Consideration of straw bale construction

I had quite the sleepless night last night. I tend to get very obsessive over projects like the one I just posted about, thinking and rethinking details until it becomes a real problem for me. I can’t help it – I lie down and try to sleep but my brain just keeps racing in circles for hours. Last night images of particular joinery options, ideas for bracing so I could raise walls myself, and potential problems with screws, wood splitting, and strength issues kept floating around and around in my tired head until I clutched my pillow over my face and wanted to scream “Enough! Let me sleep!”

I hate how I do that. How can I tell my brain to just shut up? My doctor actually gave me some sleep meds to help with it, but they make me groggy all the next day as well – even just a 1/4 dose worth! – and I’m dubious about drugs anyway, so I rarely use them.

In any case, my overactive brain might have been useful this time because I woke up this morning thinking “Straw bales? What? Why on earth am I thinking about straw bales?” And then it hit me – what about straw bale construction for the tool shed? Maybe my brain had actually come up with something useful.

Straw bale construction would certainly be easier for me than trying to clad the entire shed with split timbers. (The shed would still have a timber frame, just the walls would be straw bales). In fact, it could cut my time by much more than half. And we’ve got all the clay we need right here to coat the outside of the bales with. Plus, a straw-bale wall would be weather-tight, whereas a wall put together from slabs of naturally-shaped, not-all-that-straight logs would leave big gaps. Sounds pretty intriguing.

There are drawbacks, however. Most importantly, I have plenty of timber on hand already. If I do straw-bale I will have to buy all the straw bales and also bags of lime for the outside coat of plaster (to make it weatherproof). It will be a negligible cost, but still. I have to decide which principles are more important to me: self-sufficiency (timber), eco-friendliness (both, considering the timbers are already felled), cost-effectiveness (timber), time-effectiveness (straw-bale), ease of construction (straw-bale).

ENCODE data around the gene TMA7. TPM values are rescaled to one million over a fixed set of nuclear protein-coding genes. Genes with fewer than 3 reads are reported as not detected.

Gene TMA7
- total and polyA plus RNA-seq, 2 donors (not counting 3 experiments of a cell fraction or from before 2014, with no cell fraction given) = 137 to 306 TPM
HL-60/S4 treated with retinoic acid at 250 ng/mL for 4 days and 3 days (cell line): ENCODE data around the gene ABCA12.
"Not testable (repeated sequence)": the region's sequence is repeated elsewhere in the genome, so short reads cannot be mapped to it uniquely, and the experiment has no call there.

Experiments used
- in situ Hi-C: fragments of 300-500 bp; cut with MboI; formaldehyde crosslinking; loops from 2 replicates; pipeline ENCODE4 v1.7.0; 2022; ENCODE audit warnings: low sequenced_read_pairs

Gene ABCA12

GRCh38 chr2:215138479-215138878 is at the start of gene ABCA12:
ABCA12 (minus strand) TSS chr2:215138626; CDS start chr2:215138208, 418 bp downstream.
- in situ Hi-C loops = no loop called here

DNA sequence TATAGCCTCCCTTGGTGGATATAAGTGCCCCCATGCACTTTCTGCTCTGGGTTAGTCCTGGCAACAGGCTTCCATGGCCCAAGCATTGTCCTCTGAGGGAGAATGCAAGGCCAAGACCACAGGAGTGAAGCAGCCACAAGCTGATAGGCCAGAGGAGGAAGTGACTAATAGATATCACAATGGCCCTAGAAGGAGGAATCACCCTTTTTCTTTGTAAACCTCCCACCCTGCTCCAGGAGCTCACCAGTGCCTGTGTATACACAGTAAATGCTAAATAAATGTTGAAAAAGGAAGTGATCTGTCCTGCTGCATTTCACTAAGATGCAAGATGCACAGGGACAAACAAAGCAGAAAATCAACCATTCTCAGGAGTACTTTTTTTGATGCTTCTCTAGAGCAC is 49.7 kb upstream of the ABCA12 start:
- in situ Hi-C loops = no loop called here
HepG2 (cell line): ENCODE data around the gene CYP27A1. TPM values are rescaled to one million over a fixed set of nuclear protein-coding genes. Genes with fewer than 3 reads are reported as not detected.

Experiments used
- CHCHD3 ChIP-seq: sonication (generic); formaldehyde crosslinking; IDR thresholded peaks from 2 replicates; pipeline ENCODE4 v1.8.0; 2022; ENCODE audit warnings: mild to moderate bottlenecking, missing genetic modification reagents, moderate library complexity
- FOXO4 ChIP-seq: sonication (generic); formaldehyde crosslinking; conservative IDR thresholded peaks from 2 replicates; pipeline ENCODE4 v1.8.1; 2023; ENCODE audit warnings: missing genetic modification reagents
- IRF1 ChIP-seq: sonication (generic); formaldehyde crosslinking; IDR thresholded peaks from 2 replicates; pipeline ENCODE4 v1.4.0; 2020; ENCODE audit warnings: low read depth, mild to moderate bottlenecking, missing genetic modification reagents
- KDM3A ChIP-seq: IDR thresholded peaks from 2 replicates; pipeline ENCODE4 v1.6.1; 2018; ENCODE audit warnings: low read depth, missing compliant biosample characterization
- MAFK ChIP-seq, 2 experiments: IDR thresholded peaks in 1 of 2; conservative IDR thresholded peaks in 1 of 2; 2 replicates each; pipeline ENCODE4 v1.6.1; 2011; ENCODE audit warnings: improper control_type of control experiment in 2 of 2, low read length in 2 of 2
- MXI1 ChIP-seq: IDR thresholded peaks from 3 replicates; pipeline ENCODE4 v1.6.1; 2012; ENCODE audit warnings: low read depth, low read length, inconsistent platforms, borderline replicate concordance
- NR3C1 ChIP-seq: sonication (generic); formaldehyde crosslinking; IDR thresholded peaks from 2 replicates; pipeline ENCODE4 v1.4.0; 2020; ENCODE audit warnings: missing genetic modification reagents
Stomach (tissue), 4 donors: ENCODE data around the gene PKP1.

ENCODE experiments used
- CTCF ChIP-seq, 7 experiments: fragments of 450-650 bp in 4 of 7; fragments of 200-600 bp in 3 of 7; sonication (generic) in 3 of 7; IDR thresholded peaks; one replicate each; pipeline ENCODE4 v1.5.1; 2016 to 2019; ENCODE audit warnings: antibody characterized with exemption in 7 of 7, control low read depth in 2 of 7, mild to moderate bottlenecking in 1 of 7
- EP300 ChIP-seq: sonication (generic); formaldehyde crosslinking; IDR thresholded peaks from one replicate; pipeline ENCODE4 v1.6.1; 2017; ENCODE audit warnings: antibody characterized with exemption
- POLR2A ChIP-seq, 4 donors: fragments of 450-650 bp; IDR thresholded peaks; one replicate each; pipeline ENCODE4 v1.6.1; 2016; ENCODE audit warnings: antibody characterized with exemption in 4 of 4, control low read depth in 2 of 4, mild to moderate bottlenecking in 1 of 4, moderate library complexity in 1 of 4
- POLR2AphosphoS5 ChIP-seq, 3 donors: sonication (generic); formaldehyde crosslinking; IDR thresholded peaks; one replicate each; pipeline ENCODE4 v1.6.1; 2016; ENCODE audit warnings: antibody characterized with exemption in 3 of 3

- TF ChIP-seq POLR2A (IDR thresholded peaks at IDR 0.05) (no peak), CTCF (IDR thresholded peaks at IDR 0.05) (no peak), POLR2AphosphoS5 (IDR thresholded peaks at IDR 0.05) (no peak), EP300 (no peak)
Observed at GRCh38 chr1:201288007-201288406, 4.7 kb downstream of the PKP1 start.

It just struck me, actually. Those logs won’t necessarily go to waste if I don’t use them for the shed – I still need rails for a goat fence. Hm, another point in favor of straw bales!

4 Responses to “Consideration of straw bale construction”

  1. Da' Says:

    Exciting!!!! Strawbales are a great building material, but it is also technical. You still need concrete footings (and preferably slab, don’t do what I did!), and you have to rat-proof it, which involves sheet metal. The hardest things are the footings, rat-proofing, plastering (big job) and roof-framing. Also you need to lift the strawbales and timbers up (will need a helper). No need for posts, just a plate over the bales and timbers for the roof. One-shed or two shed. You can use your logs for timbers. You’ll need help lifting things up. There are seminars and workshops all over the country now, check it out. It could be great fun, satisfying and a lot of work!!! Caution: Do you have time…? :-)

  2. diana Says:

    Hi Papi, I thought you might chime in if I mentioned straw bales! I’m not thinking of doing any load-bearing bale walls though, because that would make me more nervous and you need rebar and you have to be careful that the walls are plumb… no, I think I’m going to make a post-and-beam structure and then just fill in the walls with bales. You see, I was most worried about trying to make frame walls out of timbers and getting enough support for the rafters and things… but if I only have to worry about the posts in the corners and the beams across the top, that saves me SO much tedium and effort. Before, I was dreading starting, but now I’m excited!

  3. Erin Says:

    For more straw bale info, ask T! Her mom and dad are building a straw bale visitor house.

  4. diana Says:

    Right! Maybe she can give me her mom’s email or something, maybe they have pictures! At least they can tell me what they’re using to coat the walls and how they make it, as my dad says, “rat proof,” which is something I hadn’t read about having to do.

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